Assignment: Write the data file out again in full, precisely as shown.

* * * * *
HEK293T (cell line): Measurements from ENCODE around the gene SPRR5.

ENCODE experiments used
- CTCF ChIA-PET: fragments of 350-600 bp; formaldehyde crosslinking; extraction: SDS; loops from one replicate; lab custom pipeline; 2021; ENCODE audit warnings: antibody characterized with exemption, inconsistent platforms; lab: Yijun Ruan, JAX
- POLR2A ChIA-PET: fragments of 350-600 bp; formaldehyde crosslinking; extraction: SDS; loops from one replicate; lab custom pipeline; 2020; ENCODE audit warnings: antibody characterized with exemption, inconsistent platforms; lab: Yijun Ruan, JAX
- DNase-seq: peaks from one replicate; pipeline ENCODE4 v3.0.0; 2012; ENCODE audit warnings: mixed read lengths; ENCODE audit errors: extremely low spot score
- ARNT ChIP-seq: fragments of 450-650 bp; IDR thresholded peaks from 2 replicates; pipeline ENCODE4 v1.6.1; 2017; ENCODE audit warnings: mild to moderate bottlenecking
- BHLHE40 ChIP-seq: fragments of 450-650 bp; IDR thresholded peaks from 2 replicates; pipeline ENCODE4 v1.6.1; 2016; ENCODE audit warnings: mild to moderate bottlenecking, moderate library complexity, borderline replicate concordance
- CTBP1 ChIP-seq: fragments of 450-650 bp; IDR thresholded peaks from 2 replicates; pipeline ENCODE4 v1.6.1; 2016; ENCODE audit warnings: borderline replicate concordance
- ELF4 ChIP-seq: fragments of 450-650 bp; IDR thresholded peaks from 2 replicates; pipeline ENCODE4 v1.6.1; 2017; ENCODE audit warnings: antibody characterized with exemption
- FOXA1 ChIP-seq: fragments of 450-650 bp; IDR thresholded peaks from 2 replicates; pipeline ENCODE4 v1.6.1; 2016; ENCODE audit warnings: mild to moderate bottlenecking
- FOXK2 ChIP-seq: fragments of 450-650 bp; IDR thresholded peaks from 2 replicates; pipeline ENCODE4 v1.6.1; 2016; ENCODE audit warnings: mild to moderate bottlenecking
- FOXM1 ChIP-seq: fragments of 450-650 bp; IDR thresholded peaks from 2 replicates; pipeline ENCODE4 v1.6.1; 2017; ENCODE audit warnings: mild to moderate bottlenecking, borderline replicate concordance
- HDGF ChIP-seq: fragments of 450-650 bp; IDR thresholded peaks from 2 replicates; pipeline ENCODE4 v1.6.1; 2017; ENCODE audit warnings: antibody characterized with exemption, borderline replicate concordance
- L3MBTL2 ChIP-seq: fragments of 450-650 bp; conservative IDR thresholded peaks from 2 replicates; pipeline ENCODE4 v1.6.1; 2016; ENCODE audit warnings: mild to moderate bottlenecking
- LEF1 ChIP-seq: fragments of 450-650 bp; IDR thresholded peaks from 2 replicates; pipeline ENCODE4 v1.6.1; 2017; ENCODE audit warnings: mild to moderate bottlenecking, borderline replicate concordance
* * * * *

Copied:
HEK293T (cell line): Measurements from ENCODE around the gene SPRR5.

ENCODE experiments used
- CTCF ChIA-PET: fragments of 350-600 bp; formaldehyde crosslinking; extraction: SDS; loops from one replicate; lab custom pipeline; 2021; ENCODE audit warnings: antibody characterized with exemption, inconsistent platforms; lab: Yijun Ruan, JAX
- POLR2A ChIA-PET: fragments of 350-600 bp; formaldehyde crosslinking; extraction: SDS; loops from one replicate; lab custom pipeline; 2020; ENCODE audit warnings: antibody characterized with exemption, inconsistent platforms; lab: Yijun Ruan, JAX
- DNase-seq: peaks from one replicate; pipeline ENCODE4 v3.0.0; 2012; ENCODE audit warnings: mixed read lengths; ENCODE audit errors: extremely low spot score
- ARNT ChIP-seq: fragments of 450-650 bp; IDR thresholded peaks from 2 replicates; pipeline ENCODE4 v1.6.1; 2017; ENCODE audit warnings: mild to moderate bottlenecking
- BHLHE40 ChIP-seq: fragments of 450-650 bp; IDR thresholded peaks from 2 replicates; pipeline ENCODE4 v1.6.1; 2016; ENCODE audit warnings: mild to moderate bottlenecking, moderate library complexity, borderline replicate concordance
- CTBP1 ChIP-seq: fragments of 450-650 bp; IDR thresholded peaks from 2 replicates; pipeline ENCODE4 v1.6.1; 2016; ENCODE audit warnings: borderline replicate concordance
- ELF4 ChIP-seq: fragments of 450-650 bp; IDR thresholded peaks from 2 replicates; pipeline ENCODE4 v1.6.1; 2017; ENCODE audit warnings: antibody characterized with exemption
- FOXA1 ChIP-seq: fragments of 450-650 bp; IDR thresholded peaks from 2 replicates; pipeline ENCODE4 v1.6.1; 2016; ENCODE audit warnings: mild to moderate bottlenecking
- FOXK2 ChIP-seq: fragments of 450-650 bp; IDR thresholded peaks from 2 replicates; pipeline ENCODE4 v1.6.1; 2016; ENCODE audit warnings: mild to moderate bottlenecking
- FOXM1 ChIP-seq: fragments of 450-650 bp; IDR thresholded peaks from 2 replicates; pipeline ENCODE4 v1.6.1; 2017; ENCODE audit warnings: mild to moderate bottlenecking, borderline replicate concordance
- HDGF ChIP-seq: fragments of 450-650 bp; IDR thresholded peaks from 2 replicates; pipeline ENCODE4 v1.6.1; 2017; ENCODE audit warnings: antibody characterized with exemption, borderline replicate concordance
- L3MBTL2 ChIP-seq: fragments of 450-650 bp; conservative IDR thresholded peaks from 2 replicates; pipeline ENCODE4 v1.6.1; 2016; ENCODE audit warnings: mild to moderate bottlenecking
- LEF1 ChIP-seq: fragments of 450-650 bp; IDR thresholded peaks from 2 replicates; pipeline ENCODE4 v1.6.1; 2017; ENCODE audit warnings: mild to moderate bottlenecking, borderline replicate concordance